As a sorceress, Sippenhaft excels in the creation of magical potions, and as such will have 3 to 6 potions on her at any given time. Some of these are explosive potions, a reversal of the firedust accident, others can be healing potions, truth serums, or other bizarre weapons such as a potion that when smashed freezes whatever it hit, or releases a cloud of noxious or poisonous gas.
She produces Gas potions and seals them. When the container is smashed, the potion violently evaporates into a cloud of poisonous gas. She has created a mixture that causes illness and nausea in those who are affected, a greenish gas that instantly kills and withers plantlife, and a third gas that causes a gasping choking death. (similar to tear gas, agent orange, and mustard gas respectively)
The Mercenaries she is in the employ off will often have antidotes to the gas, as well as weak to moderately enchanted weapons and armor.
Sippenhaft is a study in duality. When she dons her leatherette, a suit of armor that is light and flexible, and especially made for thieves and magic users, she is the cold hearted witch. She can watch a cloud of her toxic gas drift through a garrisoned village without blinking an eye. She can stand on the line of battle and release the worst of spells, with no regard for human life, only for terms of foe and ally. In this form she is emotionally impervious to her own state and her actions, she has to be.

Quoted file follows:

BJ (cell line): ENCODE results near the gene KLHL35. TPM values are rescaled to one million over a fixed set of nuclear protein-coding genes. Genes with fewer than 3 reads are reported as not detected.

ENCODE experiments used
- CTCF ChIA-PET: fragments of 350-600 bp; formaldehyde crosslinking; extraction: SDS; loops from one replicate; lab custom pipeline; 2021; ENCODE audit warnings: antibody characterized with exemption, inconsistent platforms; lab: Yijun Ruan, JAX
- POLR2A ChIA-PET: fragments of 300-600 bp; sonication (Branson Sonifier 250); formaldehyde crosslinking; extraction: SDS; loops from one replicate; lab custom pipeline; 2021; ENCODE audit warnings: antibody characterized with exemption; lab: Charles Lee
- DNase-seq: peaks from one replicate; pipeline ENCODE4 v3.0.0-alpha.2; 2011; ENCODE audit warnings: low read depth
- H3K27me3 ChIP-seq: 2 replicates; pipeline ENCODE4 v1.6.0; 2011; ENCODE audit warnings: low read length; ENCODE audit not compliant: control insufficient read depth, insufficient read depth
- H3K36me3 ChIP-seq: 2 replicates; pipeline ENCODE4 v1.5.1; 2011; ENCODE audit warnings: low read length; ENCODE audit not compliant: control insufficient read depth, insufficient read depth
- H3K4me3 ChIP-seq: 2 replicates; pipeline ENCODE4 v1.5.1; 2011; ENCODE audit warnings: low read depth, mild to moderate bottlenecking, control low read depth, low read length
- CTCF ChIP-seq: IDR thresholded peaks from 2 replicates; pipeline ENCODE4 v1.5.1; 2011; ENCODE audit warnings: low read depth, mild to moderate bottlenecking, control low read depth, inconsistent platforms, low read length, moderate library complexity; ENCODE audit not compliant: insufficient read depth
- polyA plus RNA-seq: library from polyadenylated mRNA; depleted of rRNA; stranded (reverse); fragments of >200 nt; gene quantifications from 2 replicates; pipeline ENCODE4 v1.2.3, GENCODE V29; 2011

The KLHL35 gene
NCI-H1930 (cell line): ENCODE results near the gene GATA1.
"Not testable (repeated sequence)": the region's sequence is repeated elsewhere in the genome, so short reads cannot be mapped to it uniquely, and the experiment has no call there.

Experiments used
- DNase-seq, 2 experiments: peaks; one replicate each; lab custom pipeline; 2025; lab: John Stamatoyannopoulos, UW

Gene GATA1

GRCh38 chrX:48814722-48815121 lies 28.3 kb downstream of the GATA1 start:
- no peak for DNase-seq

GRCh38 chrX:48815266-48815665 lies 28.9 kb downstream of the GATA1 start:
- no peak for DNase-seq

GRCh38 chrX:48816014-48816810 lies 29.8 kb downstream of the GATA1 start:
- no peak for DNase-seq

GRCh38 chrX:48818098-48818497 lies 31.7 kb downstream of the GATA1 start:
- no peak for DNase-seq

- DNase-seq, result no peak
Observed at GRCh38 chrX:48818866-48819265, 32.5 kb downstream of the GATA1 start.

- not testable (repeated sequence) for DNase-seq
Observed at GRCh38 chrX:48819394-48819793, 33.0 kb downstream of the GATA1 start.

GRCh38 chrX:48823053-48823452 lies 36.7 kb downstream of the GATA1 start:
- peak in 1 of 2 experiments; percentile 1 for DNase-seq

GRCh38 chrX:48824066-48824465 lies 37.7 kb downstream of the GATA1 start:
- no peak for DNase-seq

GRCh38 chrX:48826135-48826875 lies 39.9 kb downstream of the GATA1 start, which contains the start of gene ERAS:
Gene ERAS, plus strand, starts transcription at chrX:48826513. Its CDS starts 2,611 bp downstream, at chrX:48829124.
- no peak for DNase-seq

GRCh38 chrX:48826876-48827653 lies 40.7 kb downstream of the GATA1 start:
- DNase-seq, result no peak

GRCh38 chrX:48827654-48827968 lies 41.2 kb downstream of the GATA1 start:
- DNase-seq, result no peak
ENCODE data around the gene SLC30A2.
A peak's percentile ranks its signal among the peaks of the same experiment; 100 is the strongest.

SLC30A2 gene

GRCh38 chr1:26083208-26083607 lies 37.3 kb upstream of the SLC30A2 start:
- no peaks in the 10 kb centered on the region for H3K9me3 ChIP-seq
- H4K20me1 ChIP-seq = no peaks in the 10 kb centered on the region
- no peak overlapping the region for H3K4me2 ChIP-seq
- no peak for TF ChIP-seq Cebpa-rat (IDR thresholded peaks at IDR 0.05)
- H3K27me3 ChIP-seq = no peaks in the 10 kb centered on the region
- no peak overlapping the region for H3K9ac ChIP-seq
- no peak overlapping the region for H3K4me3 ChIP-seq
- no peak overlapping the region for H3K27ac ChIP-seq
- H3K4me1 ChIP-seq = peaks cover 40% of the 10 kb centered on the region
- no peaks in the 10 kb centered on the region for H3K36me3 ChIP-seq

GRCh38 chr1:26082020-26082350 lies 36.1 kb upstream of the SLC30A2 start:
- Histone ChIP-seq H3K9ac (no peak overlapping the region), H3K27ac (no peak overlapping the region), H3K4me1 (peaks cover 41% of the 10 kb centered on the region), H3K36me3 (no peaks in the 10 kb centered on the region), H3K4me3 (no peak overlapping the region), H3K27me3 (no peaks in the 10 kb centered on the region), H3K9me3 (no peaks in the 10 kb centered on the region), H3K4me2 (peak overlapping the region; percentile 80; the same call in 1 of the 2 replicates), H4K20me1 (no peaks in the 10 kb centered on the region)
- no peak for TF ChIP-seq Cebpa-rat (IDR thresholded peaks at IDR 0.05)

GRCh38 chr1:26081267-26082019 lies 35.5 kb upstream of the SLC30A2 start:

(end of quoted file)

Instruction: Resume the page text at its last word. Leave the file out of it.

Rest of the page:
In private she is a horribly disfigured woman, all the attributes that many women guage themselves by are gone, or ruined. No man would find her appealing, none would want to touch the rough and scarred flesh of her face, or kiss her lips. Who would want to hold a woman with a withered and mummified limb? At night she is horrified by what she is, and only the thin and unsatisfying fuel of vengeance keeps her going.
Strange Bedfellows - The PCs, in the employ of a noble, or some other figure find themselves working with Sippenhaft and the mercenary band she works with. What do they think of her style of chemical warfare and the way it leaves the dead in its wake? Do they respect her for her skill, deride her as a cripple, or as a woman, or as a magi?
All Quiet on the Western Front - The PCs find themselves on the recieving end of Sippenhaft’s style of warfare, surviving an encounter or two before finding some way to combat it. The twist? The PCs work for the offending mage of her past. Their sorcerous mentor has a few skeletons in his closet and the PCs would have never uncovered otherwise.